Study proposes changes to Washington County Economic Development Commission
Kenneth Creveling, president of Urbanomics Inc., addressed the local city and county business people Saturday morning at the Maryland Theatre. (By Joe Crocetta/Staff Photographer / January 26, 2013)
A review of the executive summary of the plan covered a lot of territory during a presentation exceeding three hours Saturday at The Maryland Theatre, identifying strengths and weaknesses in the economy and outlining five-year plans.
“You need to evaluate whether the Hagerstown-Washington County Economic Development Commission approach ... helps put the best foot forward for Washington County in terms of organizing and promoting economic development,” said Kenneth Creveling, president of Urbanomics Inc., a Florida consulting firm.
“The existing EDC is essentially a county-level department” with private-sector involvement, said Creveling, who did the study with Leak-Goforth, a North Carolina consulting firm.
“A county-level department ... seems to be the typical format in Maryland,” he told the more than 50 elected and appointed government officials and business people at the theater.
Another option would be a solely private organization, driven by regional and local chambers of commerce, Creveling said.
A third option is a private-public partnership in the form of a nonprofit corporation, Creveling said.
“It’s been our experience that the private-public partnership works most effectively,” Creveling said. It would create an entity largely separate of government and allow access to more sources of funding, such as private contributions and foundation grants, he said.
A corporation also could develop loan programs for startups and small businesses, Creveling said.
Creveling cited the Franklin County (Pa.) Area Development Corporation as an example.
“A private-public partnership can act more like a private business,” he said.
“I don’t know how I feel about that yet,” County Commissioner William B. McKinley said afterward. “I don’t know what the positives and negatives are ... but I think it deserves more study.”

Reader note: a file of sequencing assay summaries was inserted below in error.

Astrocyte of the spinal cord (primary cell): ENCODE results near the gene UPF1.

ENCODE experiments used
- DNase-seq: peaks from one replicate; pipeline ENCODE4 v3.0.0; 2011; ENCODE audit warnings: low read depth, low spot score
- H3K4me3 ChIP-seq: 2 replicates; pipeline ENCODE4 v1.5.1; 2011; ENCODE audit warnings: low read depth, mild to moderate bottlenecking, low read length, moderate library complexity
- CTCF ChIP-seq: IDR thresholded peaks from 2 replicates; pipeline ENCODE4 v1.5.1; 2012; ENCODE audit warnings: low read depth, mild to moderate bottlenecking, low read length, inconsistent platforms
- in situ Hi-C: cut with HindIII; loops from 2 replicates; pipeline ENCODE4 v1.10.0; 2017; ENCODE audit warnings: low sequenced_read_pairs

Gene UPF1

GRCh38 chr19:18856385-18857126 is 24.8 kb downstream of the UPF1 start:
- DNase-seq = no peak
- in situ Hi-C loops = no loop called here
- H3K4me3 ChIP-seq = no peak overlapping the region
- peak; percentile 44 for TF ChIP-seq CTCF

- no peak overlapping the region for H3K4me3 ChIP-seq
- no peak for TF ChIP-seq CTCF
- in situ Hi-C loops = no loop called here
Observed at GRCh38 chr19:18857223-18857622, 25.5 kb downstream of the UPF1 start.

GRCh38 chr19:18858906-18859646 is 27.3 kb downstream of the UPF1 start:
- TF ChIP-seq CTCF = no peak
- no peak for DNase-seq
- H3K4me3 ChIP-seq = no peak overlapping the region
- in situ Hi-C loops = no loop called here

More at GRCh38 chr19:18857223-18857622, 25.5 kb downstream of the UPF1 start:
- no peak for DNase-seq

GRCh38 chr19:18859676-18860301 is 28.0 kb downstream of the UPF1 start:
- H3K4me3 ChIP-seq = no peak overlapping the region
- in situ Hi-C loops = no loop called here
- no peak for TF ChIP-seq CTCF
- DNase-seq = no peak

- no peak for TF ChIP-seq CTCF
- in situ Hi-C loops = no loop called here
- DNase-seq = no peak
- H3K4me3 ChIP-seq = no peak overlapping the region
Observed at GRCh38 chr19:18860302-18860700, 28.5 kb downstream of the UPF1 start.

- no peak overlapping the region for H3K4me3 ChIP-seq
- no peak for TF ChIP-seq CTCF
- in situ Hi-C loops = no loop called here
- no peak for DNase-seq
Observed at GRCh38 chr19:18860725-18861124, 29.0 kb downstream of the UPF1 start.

Commissioner Ruth Anne Callaham said she was interested in the idea of restructuring the commission as a way to “kick-start it and get it going really well.”
The idea is something to “really dig into and see what we can do,” said Stuart Mullendore, who headed up the Economic Development Commission’s Strategic Plan Task Force.
Though the EDC has not had an executive director for months, its staff has continued to perform its work, including providing help in the strategic plan, Mullendore said.
The report also recommended exploring a merger of Hagerstown’s economic development marketing activities, personnel and budget into the corporation, and expanding the board to include members from the Hagerstown-Washington County Chamber of Commerce, Greater Hagerstown Committee and the Hagerstown-Washington County Convention and Visitors Bureau.
Expanded collaborations between an economic development entity and the Hagerstown-Washington County Industrial Foundation (CHIEF) and Hagerstown Community College also were suggested.
Moving an economic development corporation’s offices to a downtown site near allied organizations also was suggested in the plan.
The Economic Development Commission has reviewed the plan in detail and its comments were incorporated into the final report, Creveling said. The EDC will consider adopting it, develop a “tactical plan for implementation” and then forward that to the Board of County Commissioners for its adoption, he said.
The full 80-page report has a five-year plan for reorganizing the EDC, beginning with the county authorizing the creation of a corporation. If that’s approved, the EDC staff and board would continue in their current roles during the transition.